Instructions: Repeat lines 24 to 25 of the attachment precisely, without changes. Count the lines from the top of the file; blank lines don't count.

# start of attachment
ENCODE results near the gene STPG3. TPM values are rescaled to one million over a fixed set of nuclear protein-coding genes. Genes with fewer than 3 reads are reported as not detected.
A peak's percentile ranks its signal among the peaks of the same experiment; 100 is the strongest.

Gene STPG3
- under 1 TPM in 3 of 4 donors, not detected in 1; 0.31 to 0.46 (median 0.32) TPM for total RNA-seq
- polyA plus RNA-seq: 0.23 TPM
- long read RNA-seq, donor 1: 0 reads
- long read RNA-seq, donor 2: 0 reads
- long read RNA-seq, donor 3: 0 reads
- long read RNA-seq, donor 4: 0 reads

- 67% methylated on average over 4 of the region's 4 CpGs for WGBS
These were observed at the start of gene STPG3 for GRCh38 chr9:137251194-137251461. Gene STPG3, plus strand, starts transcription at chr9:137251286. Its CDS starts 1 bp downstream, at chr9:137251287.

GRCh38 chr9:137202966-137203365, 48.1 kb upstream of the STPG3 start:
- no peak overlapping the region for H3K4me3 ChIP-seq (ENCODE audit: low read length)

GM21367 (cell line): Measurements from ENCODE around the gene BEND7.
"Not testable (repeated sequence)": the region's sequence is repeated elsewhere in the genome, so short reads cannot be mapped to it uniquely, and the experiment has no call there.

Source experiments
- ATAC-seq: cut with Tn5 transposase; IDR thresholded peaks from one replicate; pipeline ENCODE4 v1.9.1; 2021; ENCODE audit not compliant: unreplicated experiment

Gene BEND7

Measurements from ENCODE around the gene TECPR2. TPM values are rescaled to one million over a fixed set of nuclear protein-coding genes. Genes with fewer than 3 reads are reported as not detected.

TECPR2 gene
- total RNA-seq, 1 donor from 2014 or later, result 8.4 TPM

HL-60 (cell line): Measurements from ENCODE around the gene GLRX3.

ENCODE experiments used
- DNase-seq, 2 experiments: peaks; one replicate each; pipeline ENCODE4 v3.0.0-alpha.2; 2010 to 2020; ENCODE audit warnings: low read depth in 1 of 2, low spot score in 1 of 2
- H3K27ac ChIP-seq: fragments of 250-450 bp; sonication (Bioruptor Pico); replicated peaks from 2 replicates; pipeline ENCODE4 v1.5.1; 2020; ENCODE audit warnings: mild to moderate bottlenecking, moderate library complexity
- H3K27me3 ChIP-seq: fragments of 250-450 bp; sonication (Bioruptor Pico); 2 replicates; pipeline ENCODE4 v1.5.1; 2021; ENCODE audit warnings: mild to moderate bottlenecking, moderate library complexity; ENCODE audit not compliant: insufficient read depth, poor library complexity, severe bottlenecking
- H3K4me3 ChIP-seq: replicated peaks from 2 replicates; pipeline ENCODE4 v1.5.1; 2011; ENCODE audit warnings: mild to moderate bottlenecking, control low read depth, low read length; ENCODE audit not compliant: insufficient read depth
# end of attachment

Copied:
- DNase-seq, 2 experiments: peaks; one replicate each; pipeline ENCODE4 v3.0.0-alpha.2; 2010 to 2020; ENCODE audit warnings: low read depth in 1 of 2, low spot score in 1 of 2
- H3K27ac ChIP-seq: fragments of 250-450 bp; sonication (Bioruptor Pico); replicated peaks from 2 replicates; pipeline ENCODE4 v1.5.1; 2020; ENCODE audit warnings: mild to moderate bottlenecking, moderate library complexity